People who regularly drink above recommended amounts have more to worry about than developing chronic diseases like heart disease, high blood pressure and stroke. Heavy drinking damages the central auditory cortex, increasing the amount of time it takes your brain to process sound, studies show. Excessive drinking among young adults also can lead to problems processing lower frequency sound. Even one overindulgent night can create balance problems: That’s because alcohol is absorbed into the fluid of the inner ear, which monitors balance, even after it is no longer present in the blood and brain.
After analyzing the medical records of more than 305,000 adults, researchers at the University of Pennsylvania discovered a relationship between iron-deficient anemia (IDA) and hearing loss. People with IDA were twice as likely to have hearing loss than those without the blood disorder. Although the researchers stopped short of saying iron deficiency causes hearing loss, they did acknowledge the mineral’s critical role in providing a healthy blood supply to the delicate hair cells of the inner ear, which are responsible for processing sound.
This common childhood disease is known for causing painful swelling of the salivary glands on both sides of the face but in extreme cases, the mumps can also cause swelling of the membranes that surround the brain and hearing loss. How does mumps affect your hearing? Medical professionals suspect the highly contagious viral disease damages the cochlea, located inside your ear. Although research shows only 1-4% of those infected with the mumps experience hearing loss, the exact rate is unknown. Immunizing children against the disease is the best way to prevent getting sick.
Almost everyone experiences short bouts of intense stress at some point in their life, but sufferers of chronic acute stress are at risk of hearing problems. In the case of hearing, it’s most likely a circulation problem. During periods of acute stress, the body diverts oxygen to its muscles so you can react more quickly if necessary. Most of the time, the body returns to normal when the danger has passed; however, in cases of acute stress, the body doesn’t receive that message. That means other parts of the body, such as the hearing mechanisms of the inner ear, can be damaged from lack of proper oxygen and blood circulation.
While the jury is still out on vaping as an alternative to cigarette smoking, one thing remains true—smoking, nicotine and vaping aren't good for your hearing. Nicotine is an addictive chemical that restricts blood flow to all parts of your body, including your inner ear where delicate stereocilia which interprets and transmits sound from your outer ear to your brain are located. Smoking is well-known to be bad for hearing. Even e-cigarettes without nicotine might be hazardous to your hearing health. The mixture of flavorings, colorings and other additives which give the e-cigarette its flavor contain a substance called propylene glycol, an alcohol-based solvent that has proven to be harmful to ears when used topically.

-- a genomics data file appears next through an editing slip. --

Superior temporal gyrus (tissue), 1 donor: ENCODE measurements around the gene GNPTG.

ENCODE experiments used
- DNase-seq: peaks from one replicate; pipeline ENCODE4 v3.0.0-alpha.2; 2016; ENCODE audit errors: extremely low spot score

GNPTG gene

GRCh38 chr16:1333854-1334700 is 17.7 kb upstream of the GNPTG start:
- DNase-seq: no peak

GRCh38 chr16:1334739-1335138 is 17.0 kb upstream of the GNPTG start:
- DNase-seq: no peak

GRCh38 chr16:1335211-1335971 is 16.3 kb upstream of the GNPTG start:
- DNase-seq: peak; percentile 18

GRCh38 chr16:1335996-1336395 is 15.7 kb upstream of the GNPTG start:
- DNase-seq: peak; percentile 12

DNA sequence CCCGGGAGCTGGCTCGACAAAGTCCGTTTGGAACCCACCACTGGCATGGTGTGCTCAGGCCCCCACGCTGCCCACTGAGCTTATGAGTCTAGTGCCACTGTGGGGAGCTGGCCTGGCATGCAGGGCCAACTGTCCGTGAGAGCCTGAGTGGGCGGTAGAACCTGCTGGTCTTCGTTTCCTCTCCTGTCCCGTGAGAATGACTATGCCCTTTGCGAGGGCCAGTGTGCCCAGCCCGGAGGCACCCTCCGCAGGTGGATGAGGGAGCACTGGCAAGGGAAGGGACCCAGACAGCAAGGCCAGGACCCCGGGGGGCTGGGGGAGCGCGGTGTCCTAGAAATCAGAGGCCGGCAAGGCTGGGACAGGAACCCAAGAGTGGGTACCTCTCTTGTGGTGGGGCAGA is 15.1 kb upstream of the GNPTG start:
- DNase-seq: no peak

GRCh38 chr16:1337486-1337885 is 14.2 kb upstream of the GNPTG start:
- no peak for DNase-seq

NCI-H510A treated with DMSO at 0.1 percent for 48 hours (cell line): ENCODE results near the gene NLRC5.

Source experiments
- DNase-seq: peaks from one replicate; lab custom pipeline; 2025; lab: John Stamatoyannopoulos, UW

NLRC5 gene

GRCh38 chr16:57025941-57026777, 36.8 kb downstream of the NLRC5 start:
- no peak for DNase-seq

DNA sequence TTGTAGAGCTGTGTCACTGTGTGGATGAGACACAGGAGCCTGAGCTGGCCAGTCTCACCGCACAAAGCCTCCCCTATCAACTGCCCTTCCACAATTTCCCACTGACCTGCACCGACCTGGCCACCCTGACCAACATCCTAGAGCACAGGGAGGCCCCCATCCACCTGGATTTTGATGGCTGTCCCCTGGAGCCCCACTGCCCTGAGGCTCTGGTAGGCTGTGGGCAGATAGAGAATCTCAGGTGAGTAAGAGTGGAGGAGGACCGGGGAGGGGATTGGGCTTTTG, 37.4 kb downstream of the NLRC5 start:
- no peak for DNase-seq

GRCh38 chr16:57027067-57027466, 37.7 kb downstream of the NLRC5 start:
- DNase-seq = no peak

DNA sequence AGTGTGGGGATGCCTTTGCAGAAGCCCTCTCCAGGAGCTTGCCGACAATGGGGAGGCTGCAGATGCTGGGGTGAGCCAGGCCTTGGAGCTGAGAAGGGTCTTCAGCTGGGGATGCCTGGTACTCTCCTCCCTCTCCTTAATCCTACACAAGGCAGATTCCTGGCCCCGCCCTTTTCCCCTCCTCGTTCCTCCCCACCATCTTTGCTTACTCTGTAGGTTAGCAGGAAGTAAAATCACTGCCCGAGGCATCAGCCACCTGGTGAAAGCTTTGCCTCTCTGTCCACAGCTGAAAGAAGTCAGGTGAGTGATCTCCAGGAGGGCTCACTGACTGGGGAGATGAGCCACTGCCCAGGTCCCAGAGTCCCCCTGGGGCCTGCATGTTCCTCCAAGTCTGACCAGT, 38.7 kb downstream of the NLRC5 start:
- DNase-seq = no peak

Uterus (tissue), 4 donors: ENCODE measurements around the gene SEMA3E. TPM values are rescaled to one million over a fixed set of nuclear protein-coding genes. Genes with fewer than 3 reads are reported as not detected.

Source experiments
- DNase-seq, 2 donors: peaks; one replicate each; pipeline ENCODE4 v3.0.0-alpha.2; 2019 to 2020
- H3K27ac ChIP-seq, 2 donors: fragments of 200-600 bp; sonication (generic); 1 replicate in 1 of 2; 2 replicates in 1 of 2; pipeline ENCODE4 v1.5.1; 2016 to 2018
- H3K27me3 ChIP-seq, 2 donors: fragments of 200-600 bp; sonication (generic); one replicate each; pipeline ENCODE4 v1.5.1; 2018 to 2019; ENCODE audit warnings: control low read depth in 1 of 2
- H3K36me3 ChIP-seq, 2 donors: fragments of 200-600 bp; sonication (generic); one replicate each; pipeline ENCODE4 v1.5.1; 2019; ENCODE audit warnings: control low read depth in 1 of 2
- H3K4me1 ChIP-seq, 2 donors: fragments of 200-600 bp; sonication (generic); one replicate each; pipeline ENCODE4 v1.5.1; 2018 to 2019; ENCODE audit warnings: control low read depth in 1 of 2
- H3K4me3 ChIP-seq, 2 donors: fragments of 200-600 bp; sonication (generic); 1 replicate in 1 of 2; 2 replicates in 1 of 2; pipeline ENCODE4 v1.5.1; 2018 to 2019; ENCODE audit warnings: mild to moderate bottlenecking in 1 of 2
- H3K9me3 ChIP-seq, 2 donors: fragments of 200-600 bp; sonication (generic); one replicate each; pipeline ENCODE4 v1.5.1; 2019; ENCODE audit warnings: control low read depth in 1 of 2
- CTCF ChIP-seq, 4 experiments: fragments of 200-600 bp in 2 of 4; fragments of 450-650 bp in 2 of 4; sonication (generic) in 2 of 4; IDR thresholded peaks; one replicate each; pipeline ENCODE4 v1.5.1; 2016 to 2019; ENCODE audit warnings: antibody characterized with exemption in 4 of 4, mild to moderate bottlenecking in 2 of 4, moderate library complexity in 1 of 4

While the coronavirus is far more likely to cause breathing problems, it can occasionally infect the auditory system, studies show, leading to temporary hearing loss and tinnitus from COVID. There are increasing anecdotal reports that the more recent Delta variant is more likely to cause earaches than other mutations of the virus. This is likely because Delta causes more upper respiratory symptoms, doctors say, putting more pressure on the ears and potentially causing ear infections.
Viagra and erectile dysfunction drugs
If you’re enjoying a renewed quality of life courtesy of a “little blue pill” make sure you’re monitoring your hearing health closely, too. Men who take Viagra and other PDE-5 inhibitors are twice as likely to have hearing loss and may experience sudden hearing loss in one or both ears. Viagra is only one of many medications considered ototoxic, or harmful to your hearing health. Your best bet before taking any medication is to ask your physician to explain all potential side effects, including those which may affect your hearing.
Schedule a hearing evaluation
These are just a few of the risk factors for hearing loss. More common health conditions that are linked to hearing loss include heart disease and diabetes, and autoimmune disorders, including Hashimoto's thyroiditis.
There are so many potential causes of hearing loss. Hearing healthcare professionals are trained to use many diagnostic tests to help get to the bottom of your concerns. Once they determine the cause, they can find the best course of treatment.
If you have hearing loss and are unsure of the cause, visit a qualified clinic near you from our consumer-reviewed directory.